• Assisting in identifying and resolving obstacles to students' successful completion of their chosen career pathway.  
  • Connecting students with useful college resources or outside support services such as access to child care, transportation and tutorial assistance, as needed. 
  • Maintaining ongoing contact with students enrolled in ATB and ensuring students are making satisfactory progress toward the successful completion of projects. 
  • Providing support to students transitioning from adult education and literacy, short-term training and classroom experience to employment. 
  • Coordinating adult basic education services. 

Ability-to-benefit offers on ramps to education and off ramps to employment for flexibility with life circumstances. Funding covers the cost of barriers, like child care, personal finances and transportation to prevent students from dropping out. Each community college choosing to participate in Iowa’s ATB state plan shall incorporate this option as part of its efforts through adult education and PACE to develop a strong, streamlined pipeline system to better serve the academic, training and employment needs of low-income, low-skilled individuals.

For more information, contact Mike Williams, Education Program Consultant, Bureau of Community Colleges ( or (515) 418-0186).

2020 Joint Enrollment Report now available


The Iowa Department of Education today released the latest edition of an annual report that documents the academic year trend data on joint enrollment. The Joint Enrollment Report includes data on headcount enrollment, credit hours taken, student demographics and enrollment by program type and offering arrangement. 

Highlights from the report are from the 2019-20 school year and include the following: 

  • 51,800 students enrolled in joint enrollment courses—a 2.4 percent increase over the previous academic year. 
  • Ten community colleges experienced increased enrollments, and eight colleges experienced an increase in the number of credits taken by high school students. 
  • High school students participating in joint enrollment programs accounted for 40.8 percent of total community college enrollment. 
  • Joint enrollment programs account for 25.6 percent of total credit hours. 
  • Jointly enrolled students earned 216 associate degrees, 49 diplomas and 642 certificates simultaneously with their high school diplomas.
  • The percent of participants in joint enrollment programs who reported a minority racial or ethnic background was 16.4 compared to 23.3 percent of total credit student enrollment. 
  • The most common subject areas in which students jointly enrolled were English, social science and history, mathematics, healthcare and life and physical sciences.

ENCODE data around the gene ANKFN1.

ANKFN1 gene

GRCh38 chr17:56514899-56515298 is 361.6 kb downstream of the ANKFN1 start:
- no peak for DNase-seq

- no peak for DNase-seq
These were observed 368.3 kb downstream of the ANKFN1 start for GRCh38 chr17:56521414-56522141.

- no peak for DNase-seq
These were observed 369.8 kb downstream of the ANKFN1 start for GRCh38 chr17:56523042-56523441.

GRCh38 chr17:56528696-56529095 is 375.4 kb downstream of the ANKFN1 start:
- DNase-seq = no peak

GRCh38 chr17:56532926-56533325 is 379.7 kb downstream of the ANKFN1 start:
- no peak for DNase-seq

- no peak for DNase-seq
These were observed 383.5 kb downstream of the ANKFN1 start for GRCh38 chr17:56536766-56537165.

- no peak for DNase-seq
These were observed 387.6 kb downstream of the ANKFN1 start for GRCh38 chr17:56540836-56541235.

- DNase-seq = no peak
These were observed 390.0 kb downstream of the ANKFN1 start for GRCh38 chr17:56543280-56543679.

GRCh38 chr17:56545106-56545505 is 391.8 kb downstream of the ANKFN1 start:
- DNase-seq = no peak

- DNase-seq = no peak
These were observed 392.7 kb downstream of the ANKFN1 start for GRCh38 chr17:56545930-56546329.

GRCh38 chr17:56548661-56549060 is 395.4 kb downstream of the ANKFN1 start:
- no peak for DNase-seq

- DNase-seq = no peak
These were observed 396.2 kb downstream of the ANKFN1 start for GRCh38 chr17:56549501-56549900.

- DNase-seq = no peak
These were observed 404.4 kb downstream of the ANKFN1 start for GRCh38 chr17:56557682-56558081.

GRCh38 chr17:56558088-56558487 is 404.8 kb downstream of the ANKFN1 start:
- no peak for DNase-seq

Most jointly enrolled students enroll through Senior Year Plus programs, such as Postsecondary Enrollment Options (PSEO) and concurrent enrollment. Other students enroll independently as tuition-paying students or enroll in courses delivered through contractual agreements that do not meet the definition of concurrent enrollment. For more information about Senior Year Plus programs, please refer to the Department’s website

Contact Jen Rathje, Education Program Consultant, Bureau of Career and Technical Education ( or (515) 326-5389) with comments or questions.

Gap pilot project expands tuition assistance to incarcerated students


The Gap Tuition Assistance Program provides funding to Iowa’s community colleges for need-based tuition assistance to applicants interested in completing approved continuing education noncredit certificate training programs. Eligible noncredit programs must align with a credit-bearing certificate, diploma or degree program. The program must offer training for an in-demand occupation within industries such as information technology, health care or advanced manufacturing.

Eligibility for the program is based on several factors, including financial need, which is met with an income at or below 250 percent of the federal poverty level, by individuals demonstrating the ability to complete an eligible certificate program, entering a postsecondary certificate, diploma or degree program for credit and gaining or maintaining full-time employment. Though incarcerated students may appear eligible, the program has not previously been offered to this group. Making funds available to these students aligns with Governor Reynolds’ "second chances" initiative for supporting successful reentry for formerly incarcerated individuals.